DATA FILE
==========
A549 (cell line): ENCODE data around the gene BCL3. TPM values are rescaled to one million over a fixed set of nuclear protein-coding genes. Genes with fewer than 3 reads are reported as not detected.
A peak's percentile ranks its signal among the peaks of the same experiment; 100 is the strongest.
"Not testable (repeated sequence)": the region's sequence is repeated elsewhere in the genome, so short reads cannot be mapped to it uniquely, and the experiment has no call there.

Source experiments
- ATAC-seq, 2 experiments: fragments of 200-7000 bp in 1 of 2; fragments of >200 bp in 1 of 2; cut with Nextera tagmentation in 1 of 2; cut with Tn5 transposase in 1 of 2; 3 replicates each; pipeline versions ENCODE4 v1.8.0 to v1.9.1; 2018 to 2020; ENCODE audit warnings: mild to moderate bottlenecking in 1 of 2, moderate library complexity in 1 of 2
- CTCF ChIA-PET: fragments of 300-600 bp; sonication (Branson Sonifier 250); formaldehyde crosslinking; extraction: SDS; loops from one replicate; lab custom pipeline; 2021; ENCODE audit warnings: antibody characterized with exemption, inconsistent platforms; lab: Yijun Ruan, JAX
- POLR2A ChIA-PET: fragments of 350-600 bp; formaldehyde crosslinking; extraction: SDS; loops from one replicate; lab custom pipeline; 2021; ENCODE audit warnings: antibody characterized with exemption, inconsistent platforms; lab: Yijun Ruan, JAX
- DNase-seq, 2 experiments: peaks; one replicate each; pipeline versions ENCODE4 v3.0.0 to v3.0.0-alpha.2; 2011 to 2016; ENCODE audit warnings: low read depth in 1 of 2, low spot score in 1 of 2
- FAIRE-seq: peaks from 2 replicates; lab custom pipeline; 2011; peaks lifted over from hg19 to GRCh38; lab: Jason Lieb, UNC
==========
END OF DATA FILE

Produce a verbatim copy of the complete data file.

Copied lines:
A549 (cell line): ENCODE data around the gene BCL3. TPM values are rescaled to one million over a fixed set of nuclear protein-coding genes. Genes with fewer than 3 reads are reported as not detected.
A peak's percentile ranks its signal among the peaks of the same experiment; 100 is the strongest.
"Not testable (repeated sequence)": the region's sequence is repeated elsewhere in the genome, so short reads cannot be mapped to it uniquely, and the experiment has no call there.

Source experiments
- ATAC-seq, 2 experiments: fragments of 200-7000 bp in 1 of 2; fragments of >200 bp in 1 of 2; cut with Nextera tagmentation in 1 of 2; cut with Tn5 transposase in 1 of 2; 3 replicates each; pipeline versions ENCODE4 v1.8.0 to v1.9.1; 2018 to 2020; ENCODE audit warnings: mild to moderate bottlenecking in 1 of 2, moderate library complexity in 1 of 2
- CTCF ChIA-PET: fragments of 300-600 bp; sonication (Branson Sonifier 250); formaldehyde crosslinking; extraction: SDS; loops from one replicate; lab custom pipeline; 2021; ENCODE audit warnings: antibody characterized with exemption, inconsistent platforms; lab: Yijun Ruan, JAX
- POLR2A ChIA-PET: fragments of 350-600 bp; formaldehyde crosslinking; extraction: SDS; loops from one replicate; lab custom pipeline; 2021; ENCODE audit warnings: antibody characterized with exemption, inconsistent platforms; lab: Yijun Ruan, JAX
- DNase-seq, 2 experiments: peaks; one replicate each; pipeline versions ENCODE4 v3.0.0 to v3.0.0-alpha.2; 2011 to 2016; ENCODE audit warnings: low read depth in 1 of 2, low spot score in 1 of 2
- FAIRE-seq: peaks from 2 replicates; lab custom pipeline; 2011; peaks lifted over from hg19 to GRCh38; lab: Jason Lieb, UNC